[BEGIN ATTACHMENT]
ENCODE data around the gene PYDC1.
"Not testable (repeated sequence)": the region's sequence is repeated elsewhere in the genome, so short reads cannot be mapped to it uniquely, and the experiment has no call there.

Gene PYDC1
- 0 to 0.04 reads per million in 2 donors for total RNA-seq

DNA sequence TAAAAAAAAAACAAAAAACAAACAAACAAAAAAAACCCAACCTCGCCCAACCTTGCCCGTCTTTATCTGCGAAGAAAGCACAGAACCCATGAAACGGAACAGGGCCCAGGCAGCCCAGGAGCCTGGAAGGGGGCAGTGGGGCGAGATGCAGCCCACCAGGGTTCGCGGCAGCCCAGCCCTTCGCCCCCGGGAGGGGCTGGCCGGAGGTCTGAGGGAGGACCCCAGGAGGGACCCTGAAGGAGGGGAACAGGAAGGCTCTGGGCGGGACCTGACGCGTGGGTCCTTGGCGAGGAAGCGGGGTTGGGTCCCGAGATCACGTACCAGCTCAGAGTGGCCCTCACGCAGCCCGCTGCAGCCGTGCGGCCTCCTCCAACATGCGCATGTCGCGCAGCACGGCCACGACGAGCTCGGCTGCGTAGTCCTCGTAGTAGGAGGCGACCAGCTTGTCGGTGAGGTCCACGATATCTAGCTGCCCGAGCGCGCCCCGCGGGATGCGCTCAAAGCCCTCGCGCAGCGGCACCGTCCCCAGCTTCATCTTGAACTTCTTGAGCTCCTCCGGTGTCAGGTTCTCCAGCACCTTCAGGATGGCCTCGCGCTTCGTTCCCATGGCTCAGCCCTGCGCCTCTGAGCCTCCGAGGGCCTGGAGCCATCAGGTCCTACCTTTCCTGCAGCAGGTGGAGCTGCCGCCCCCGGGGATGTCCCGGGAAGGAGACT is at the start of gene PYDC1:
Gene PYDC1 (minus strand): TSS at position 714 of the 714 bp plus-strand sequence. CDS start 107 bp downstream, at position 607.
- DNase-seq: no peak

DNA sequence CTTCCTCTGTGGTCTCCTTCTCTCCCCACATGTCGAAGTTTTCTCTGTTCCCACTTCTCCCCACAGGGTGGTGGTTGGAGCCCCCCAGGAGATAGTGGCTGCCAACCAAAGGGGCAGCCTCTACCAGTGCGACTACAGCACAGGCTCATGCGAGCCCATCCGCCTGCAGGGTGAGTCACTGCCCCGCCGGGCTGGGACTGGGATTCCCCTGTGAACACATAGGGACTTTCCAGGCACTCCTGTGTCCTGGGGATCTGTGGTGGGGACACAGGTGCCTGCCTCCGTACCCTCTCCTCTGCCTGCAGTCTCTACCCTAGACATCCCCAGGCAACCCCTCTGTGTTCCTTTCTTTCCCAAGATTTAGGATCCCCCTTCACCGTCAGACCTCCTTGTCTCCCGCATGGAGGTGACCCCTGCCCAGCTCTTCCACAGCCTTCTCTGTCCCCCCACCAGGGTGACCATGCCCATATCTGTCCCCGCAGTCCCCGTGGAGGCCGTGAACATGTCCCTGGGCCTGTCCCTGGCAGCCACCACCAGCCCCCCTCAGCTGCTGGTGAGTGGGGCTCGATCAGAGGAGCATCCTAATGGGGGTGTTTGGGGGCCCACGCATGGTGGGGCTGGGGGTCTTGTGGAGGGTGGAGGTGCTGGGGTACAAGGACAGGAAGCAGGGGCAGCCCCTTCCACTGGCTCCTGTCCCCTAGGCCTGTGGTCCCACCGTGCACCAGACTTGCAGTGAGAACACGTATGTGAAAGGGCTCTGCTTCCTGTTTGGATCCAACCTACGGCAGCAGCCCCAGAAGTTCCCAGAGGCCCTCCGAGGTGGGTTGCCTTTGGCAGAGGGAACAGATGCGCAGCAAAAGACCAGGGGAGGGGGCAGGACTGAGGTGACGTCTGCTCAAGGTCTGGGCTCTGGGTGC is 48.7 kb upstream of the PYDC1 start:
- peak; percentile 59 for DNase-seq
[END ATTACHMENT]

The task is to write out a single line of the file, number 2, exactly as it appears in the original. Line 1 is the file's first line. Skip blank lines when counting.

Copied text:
"Not testable (repeated sequence)": the region's sequence is repeated elsewhere in the genome, so short reads cannot be mapped to it uniquely, and the experiment has no call there.